Drive an hour east from the Windy City and you’ll find the Indiana Dunes State Park. An hour west, Silver Springs State Park. Both are great choices to escape light pollution and watch Perseid’s show. Cruising out on Lake Michigan (in a Coast Guard-worthy vessel, that is) will let you sail past city lights as well.

For those bound and determined to witness a spectacular show, and are willing to drive for it, a six- to seven-hour drive from Chicago takes you to a certified dark sky park. The Headlands International Dark Sky Park, located in Mackinaw City, Michigan, is admission free and nearly absent of light pollution.

Houston, Texas

Drive southwest from Houston for 45 minutes, and you’ll arrive at Brazo Bend State Park in Needville. While the park closes to the public around 9:30pm, you can reserve a campsite and enjoy the shower at your leisure. Sam Houston National Forest, an hour north of Houston, also offers dark rural skies. Call ahead for campsite availably.

If you want a decent show without the drive, head to the Houston Museum of Natural Science, home of the George Observatory. Normally closing at 9:30pm, the observatory will remain open until 6am specially for the Perseid shower on August 12th.

Phoenix, Arizona

Arizona is famous for its amazing sunsets, but after the light is gone, you’ll see some solid dark skies. Tres Rios Wetlands lie 25 minutes west of Phoenix and, while the main attraction is daytime wildlife watching, you’ll have a dark, clear sky at night.

Drive 40 minutes north of Phoenix and you’ll find Lake Pleasant, where for a $6 admission fee, you’ll get dark and clear view of the night sky with optional camping. For a quiet and secluded seat, head west on interstate 10 to exit 109 for Sun Valley Parkway. This long stretch of road has little traffic and plenty of places to park and enjoy the show.

Philadelphia, Pennsylvania

For those looking for the best show in the area, and to really escape the city, head north to Bushkill, PA and the Delaware Water Gap National Recreation Area, about two and half hours from Philly. Open 24 hours and boasting over 70,000 acres, you’ll easily find a private, intimate and dark place to take in all Perseid has to offer.

A bit closer to home, 90 minutes west, you’ll find darkened skies at French Creek State Park. The park closes at sunset, but you can make reservations online for one of 200 campsites. Other preferable viewing areas outside the City of Brotherly Love require drives between four and five hours: Cherry Spring State Park, Sproul State Forest and Hooversville are good choices.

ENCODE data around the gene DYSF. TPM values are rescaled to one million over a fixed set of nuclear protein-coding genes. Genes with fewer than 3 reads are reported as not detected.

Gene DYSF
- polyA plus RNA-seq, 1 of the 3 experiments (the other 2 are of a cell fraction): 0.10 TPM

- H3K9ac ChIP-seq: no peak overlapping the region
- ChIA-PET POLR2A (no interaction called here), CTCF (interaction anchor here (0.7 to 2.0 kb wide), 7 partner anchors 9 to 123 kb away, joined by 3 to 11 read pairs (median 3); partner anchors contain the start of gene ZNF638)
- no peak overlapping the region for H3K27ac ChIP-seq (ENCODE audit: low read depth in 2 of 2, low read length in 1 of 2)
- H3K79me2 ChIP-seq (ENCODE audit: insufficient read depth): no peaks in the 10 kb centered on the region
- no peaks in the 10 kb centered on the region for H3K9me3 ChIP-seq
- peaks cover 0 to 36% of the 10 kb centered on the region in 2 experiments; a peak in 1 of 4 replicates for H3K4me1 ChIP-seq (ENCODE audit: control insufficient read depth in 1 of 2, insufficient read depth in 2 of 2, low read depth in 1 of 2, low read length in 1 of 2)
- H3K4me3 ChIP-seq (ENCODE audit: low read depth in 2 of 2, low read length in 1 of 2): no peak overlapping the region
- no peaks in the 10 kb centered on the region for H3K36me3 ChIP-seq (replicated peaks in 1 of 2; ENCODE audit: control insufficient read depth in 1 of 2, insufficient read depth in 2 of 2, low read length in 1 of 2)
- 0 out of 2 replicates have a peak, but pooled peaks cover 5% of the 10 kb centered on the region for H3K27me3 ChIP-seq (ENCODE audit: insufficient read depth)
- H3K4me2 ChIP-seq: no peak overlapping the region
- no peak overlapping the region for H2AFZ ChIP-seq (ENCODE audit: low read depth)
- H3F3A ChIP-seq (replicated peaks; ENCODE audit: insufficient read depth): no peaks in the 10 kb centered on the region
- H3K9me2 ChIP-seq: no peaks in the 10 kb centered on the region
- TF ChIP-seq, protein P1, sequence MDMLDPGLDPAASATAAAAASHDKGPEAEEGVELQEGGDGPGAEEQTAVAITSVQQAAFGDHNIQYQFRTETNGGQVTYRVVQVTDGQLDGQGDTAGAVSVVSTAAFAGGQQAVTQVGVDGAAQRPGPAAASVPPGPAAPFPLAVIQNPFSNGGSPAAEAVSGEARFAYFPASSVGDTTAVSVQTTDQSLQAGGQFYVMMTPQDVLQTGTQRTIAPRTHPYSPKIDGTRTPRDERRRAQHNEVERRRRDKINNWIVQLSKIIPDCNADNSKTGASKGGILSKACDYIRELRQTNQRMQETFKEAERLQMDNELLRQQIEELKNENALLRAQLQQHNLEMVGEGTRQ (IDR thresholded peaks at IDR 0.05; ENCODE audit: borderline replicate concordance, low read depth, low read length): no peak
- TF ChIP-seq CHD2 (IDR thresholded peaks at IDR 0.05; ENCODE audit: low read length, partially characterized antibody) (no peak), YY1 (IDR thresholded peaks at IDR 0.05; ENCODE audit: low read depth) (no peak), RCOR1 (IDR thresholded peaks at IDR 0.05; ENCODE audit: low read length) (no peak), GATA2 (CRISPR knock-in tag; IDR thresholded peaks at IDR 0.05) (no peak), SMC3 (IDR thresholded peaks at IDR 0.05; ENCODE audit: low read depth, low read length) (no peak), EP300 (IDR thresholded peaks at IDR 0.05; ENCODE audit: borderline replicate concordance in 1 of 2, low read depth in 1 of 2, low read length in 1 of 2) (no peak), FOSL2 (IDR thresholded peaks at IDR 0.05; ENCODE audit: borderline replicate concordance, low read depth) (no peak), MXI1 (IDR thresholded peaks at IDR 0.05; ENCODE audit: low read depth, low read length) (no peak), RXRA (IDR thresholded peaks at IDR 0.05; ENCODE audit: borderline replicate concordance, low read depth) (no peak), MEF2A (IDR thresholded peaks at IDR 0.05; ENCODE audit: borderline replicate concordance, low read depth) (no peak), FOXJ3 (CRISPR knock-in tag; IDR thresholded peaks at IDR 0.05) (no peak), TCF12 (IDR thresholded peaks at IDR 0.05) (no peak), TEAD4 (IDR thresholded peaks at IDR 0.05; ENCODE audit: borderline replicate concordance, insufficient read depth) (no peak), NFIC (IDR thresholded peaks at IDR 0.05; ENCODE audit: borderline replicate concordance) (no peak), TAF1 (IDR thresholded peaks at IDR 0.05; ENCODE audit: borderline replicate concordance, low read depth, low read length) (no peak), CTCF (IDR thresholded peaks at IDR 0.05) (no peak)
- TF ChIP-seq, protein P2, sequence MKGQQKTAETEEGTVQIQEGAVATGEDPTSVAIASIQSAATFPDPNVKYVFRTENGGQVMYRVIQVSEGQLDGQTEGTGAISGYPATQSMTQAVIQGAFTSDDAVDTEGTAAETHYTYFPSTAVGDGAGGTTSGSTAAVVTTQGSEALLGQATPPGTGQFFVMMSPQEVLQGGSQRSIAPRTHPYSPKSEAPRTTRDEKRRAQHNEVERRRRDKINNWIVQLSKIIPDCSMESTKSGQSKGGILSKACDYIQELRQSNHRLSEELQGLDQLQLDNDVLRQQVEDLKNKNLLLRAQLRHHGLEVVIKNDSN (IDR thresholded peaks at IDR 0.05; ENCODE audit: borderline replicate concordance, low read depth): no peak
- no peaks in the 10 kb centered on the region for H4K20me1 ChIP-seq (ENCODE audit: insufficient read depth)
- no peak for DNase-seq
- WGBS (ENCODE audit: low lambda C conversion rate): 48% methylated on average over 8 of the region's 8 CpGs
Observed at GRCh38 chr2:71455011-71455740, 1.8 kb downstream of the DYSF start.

Atlanta, Georgia

Outside of Atlanta, Georgia, you’ll find Stephen C. Foster state park. It’s a drive of over four hours. The park closes at 10pm so you’ll definitely want overnight camping reservations. But with some of the darkest skies in the state, you’re sure to get an amazing view of Perseids.

Closer options are in the Northeast Georgia Mountains, less than two hours away. With camping at Moccasin Creek State Park (call ahead for reservations) and Cooper’s Creek Recreational Area (first come, first serve), among others, you’ll find a relaxing atmosphere to enjoy the meteor shower until you hit your star-dusted pillow.

Washington, DC

Under two hours from our nation’s capital is Shenandoah National Park, Virginia, open 24 hours a day. With over 200,000 acres, picnic areas and campsites, you can find a nice area to kick back for a few hours or snag a first-come, first-serve campsite to stay the night.

Some national and state parks are closers options for overnight-only gazers, as parks close at dusk or earlier but offer overnight camping. Greenbelt National Park is 45 minutes, Burke Lake Park is 60 minutes as is Sky Meadow State Park in Delaplane, Virginia. Call ahead to make camping reservations.

Miami, Florida

One of the best places to escape from Miami’s artificial light is Everglades National Park, 45 minutes west. Designed to maximize natural darkness, the park is optimal for stargazing and enjoying the phenomena. It is open 24 hours, but make sure you are observant of indigenous creatures sharing the darkness.

Destinations like LaBelle (two hours west) and Lorida (three hours northwest) are small cities away from population hubs emanating light pollution. Lorida is home of the Kissimmee River public use area, where overnight camping is available with a permit.  

Seattle, Washington

Outside of Seattle, you’ll find numerous state parks and beaches perfect for taking in the night sky. Many of these are only open during daylight hours, but camping is available at options like Dash Point State Park (40 minutes south), Salt Water State Park (30 minutes south), and Kayak Point Park (60 minutes north).

For non-campers, drive 90 minutes south then west to the Kitsap Peninsula, home of the Mary E. Theler Wetlands Nature Preserve. Unlit trails meandering through the wetlands are an ideal place to experience this amazing meteor shower.

Image:  The 2017 Perseid meteor shower will peak overnight on Aug. 12 and 13. They appear to radiate out of the constellation Perseus, from which they take their name. Credit: NASA/JPL-Caltech